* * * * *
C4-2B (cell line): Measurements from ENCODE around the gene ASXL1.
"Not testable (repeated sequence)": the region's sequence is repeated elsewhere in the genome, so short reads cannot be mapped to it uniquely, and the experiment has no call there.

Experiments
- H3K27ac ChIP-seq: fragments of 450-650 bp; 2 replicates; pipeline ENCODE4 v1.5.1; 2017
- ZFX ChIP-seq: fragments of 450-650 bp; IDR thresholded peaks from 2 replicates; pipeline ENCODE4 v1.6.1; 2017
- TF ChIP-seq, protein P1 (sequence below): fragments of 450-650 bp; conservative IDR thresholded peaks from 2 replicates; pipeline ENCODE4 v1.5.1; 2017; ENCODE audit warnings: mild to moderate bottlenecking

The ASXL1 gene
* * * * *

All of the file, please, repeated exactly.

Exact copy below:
C4-2B (cell line): Measurements from ENCODE around the gene ASXL1.
"Not testable (repeated sequence)": the region's sequence is repeated elsewhere in the genome, so short reads cannot be mapped to it uniquely, and the experiment has no call there.

Experiments
- H3K27ac ChIP-seq: fragments of 450-650 bp; 2 replicates; pipeline ENCODE4 v1.5.1; 2017
- ZFX ChIP-seq: fragments of 450-650 bp; IDR thresholded peaks from 2 replicates; pipeline ENCODE4 v1.6.1; 2017
- TF ChIP-seq, protein P1 (sequence below): fragments of 450-650 bp; conservative IDR thresholded peaks from 2 replicates; pipeline ENCODE4 v1.5.1; 2017; ENCODE audit warnings: mild to moderate bottlenecking

The ASXL1 gene